Last updated on July 26th, 2021
If you are a primary cardholder, adding an authorized user on your credit card account can be as beneficial to your credit score as it can be harmful. While the process itself is relatively easy, the effects of having one on your credit card can leave marks on your credit report for years to come, so finding a trustworthy person is key. If you’re curious about how to add an authorized user to your credit card and what it can mean for you, read on.
What is an Authorized User?
In the world of credit cards, an authorized user is a secondary user for a credit card that receives a card with their own name on it. The purchases they make with this card reflect on the same statement as the primary account holder and shares the same credit limit.
It’s worth noting that there are a few differences between being an authorized user on a credit card and being a joint account holder. Authorized users can be added to a credit card at any time, do not have to go through a credit check, and are not financially responsible for paying any debts owed. Joint account holders, on the other hand, must apply at the same time as the other users and have the same legal responsibility to pay back balances on the card.
A couple with a joint account who breaks up may not be able to have as clean of a break as they’d like, as both parties are still liable for the balance on the card. Any negative effects as a result of using the card will also remain on both partners’ credit reports until the credit reporting time limit has expired, which is 7 years for most negative info per the Fair Credit Reporting Act.
How Do I Add an Authorized User To My Credit Card?
There are surprisingly very few steps involved when you want to add this user type to your credit card. Many major credit card issuers can assist you in the process over the phone or online in just a matter of minutes.
To complete the process of adding an authorized user to an existing credit card account, all you need to do is provide their personal information. Once submitted, the authorized user will receive a credit card in their name in the mail complete with the terms and conditions and (in some cases, most of but not all of) the buying power of the primary account holder’s card. That said, there are pros and cons to this process that you should be aware of as the primary account holder.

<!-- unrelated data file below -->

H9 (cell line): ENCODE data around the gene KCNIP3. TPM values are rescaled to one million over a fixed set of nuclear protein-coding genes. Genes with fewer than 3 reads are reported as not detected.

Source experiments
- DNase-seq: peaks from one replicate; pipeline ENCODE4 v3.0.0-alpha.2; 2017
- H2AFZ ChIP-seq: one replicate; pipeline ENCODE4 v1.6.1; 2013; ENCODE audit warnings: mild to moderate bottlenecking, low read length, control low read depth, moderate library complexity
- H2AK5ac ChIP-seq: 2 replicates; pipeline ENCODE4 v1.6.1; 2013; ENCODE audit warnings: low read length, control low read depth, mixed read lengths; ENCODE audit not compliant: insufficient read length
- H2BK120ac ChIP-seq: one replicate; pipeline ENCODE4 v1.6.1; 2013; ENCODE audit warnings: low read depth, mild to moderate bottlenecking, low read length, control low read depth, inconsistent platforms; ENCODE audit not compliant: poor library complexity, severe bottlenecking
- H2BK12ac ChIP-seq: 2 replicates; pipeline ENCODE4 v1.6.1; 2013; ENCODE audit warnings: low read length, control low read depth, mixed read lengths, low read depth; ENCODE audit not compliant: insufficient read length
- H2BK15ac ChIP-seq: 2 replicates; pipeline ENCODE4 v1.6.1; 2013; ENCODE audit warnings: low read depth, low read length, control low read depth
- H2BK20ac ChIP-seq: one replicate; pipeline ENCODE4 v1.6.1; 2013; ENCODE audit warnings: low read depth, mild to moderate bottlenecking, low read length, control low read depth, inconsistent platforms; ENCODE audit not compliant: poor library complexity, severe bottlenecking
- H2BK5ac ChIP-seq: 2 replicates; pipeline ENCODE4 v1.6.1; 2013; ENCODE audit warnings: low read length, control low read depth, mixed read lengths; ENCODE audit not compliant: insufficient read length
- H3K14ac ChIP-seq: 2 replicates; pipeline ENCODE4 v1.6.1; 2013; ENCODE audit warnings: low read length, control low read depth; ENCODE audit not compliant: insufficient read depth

What Are The Benefits of Adding an Authorized User To My Credit Card Account?
Adding an authorized user to your credit card is a very generous gesture. Without so much as filling out an application themselves, the family member, employee, or another person that you choose to add to your account will gain access to a line of credit and be able to make purchases with a credit card even if they were declined their own separate card in the past.
Depending on the card, their purchases may also earn rewards points and cash back benefits that you can capitalize on down the road. Adding an authorized user provides access to cash back cards and other lucrative rewards cards (such as those from American Express), without the rigorous credit score requirements.
Authorized users can also build a positive credit history with no credit history needed. An authorized user’s credit score may improve over time if they and the primary account holder show responsible spending habits. This ability to build credit can help users get access to their own credit cards in the future, plus better mortgage rates or card loan terms.
Keep in mind that not all issuers give information about authorized users to the three major credit bureaus though, so if you are hoping to help someone gain their financial footing, check your account information, or with your credit card issuer first. before adding another user.
What Are The Negatives of Adding an Authorized User To My Credit Card Account?
In certain situations, adding this type of user to your credit card can have quite negative effects for both you and them. Any mistakes that you make while using your credit card will damage the authorized users’ credit score, such as having a high credit utilization ratio (spending close to your credit limit) and outright missing payments. The primary account holder is responsible for all of the charges and fees with the card, including the annual fee and foreign transaction fees, even if they aren’t making purchases with it.
If you don’t trust the authorized user you want to add to your credit card, other financial products may be a better option. Someone with a poor credit score that was unable to qualify for their own unsecured credit card may still be able to qualify for a secured card.
Before you add an authorized user to your credit card, consider the good and bad of the other person’s financial habits and how it would affect your own credit score. So long as you trust them wholeheartedly, they’ll only be helping you earn points on your card at an even faster pace.
Related Article: Do Credit Card Perks Also Apply for Authorized Users?